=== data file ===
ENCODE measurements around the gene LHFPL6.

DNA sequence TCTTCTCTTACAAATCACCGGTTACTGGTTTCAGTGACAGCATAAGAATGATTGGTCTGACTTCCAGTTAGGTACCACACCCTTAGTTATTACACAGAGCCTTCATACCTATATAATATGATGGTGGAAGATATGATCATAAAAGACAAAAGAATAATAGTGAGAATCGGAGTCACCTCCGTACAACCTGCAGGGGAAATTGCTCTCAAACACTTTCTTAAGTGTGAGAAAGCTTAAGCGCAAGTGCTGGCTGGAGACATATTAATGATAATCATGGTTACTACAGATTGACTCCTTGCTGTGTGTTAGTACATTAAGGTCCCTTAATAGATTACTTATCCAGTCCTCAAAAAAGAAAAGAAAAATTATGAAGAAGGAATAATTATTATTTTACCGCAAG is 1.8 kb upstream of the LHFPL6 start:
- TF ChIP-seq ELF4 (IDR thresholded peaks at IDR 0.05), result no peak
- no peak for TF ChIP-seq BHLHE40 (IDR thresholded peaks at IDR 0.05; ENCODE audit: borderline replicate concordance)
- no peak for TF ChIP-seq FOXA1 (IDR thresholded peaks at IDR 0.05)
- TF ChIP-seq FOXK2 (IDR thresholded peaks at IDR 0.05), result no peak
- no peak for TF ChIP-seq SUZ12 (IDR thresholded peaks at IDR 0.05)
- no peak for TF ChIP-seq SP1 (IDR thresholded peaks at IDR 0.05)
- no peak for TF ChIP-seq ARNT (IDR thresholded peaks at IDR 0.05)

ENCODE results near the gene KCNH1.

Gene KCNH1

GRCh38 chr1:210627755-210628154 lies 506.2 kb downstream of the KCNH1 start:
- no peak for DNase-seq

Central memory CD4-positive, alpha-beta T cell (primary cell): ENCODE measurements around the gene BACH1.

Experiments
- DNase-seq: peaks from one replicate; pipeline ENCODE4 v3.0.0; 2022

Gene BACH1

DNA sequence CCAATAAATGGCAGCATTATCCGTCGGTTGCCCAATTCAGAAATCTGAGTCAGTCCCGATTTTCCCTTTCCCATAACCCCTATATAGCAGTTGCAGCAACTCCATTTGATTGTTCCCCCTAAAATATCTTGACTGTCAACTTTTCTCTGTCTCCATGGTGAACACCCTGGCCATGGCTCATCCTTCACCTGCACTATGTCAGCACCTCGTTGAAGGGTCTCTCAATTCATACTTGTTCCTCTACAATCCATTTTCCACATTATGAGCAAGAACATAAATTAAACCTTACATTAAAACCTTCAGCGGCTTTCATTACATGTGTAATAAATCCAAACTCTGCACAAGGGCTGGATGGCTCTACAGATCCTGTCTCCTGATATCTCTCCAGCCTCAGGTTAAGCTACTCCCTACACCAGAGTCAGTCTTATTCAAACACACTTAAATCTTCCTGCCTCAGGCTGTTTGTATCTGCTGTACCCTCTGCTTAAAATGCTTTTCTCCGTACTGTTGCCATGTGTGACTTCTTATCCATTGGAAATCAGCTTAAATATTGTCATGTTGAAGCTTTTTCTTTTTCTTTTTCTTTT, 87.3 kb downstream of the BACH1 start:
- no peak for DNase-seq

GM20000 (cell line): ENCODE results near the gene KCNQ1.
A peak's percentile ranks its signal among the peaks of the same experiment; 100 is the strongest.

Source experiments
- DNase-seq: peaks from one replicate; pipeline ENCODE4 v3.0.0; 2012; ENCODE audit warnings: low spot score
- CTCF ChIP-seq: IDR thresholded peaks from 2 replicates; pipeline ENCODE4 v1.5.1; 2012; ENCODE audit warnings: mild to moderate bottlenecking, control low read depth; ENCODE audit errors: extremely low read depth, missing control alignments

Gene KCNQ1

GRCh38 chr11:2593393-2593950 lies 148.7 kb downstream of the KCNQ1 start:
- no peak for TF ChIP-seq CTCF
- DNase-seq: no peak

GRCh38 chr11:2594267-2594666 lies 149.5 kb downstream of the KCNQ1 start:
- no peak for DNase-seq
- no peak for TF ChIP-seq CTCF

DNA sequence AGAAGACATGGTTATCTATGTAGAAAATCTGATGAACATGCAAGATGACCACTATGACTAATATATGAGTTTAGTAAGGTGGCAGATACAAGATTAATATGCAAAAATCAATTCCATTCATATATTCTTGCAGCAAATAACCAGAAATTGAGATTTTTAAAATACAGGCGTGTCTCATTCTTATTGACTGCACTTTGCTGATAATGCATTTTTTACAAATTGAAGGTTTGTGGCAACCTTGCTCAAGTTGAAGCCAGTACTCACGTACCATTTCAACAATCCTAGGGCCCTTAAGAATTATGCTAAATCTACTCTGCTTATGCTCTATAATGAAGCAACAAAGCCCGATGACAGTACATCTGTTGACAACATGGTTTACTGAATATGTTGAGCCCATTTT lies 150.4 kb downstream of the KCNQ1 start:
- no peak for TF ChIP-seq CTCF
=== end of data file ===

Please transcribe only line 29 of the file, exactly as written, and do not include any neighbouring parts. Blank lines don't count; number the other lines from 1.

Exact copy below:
GRCh38 chr11:2594267-2594666 lies 149.5 kb downstream of the KCNQ1 start: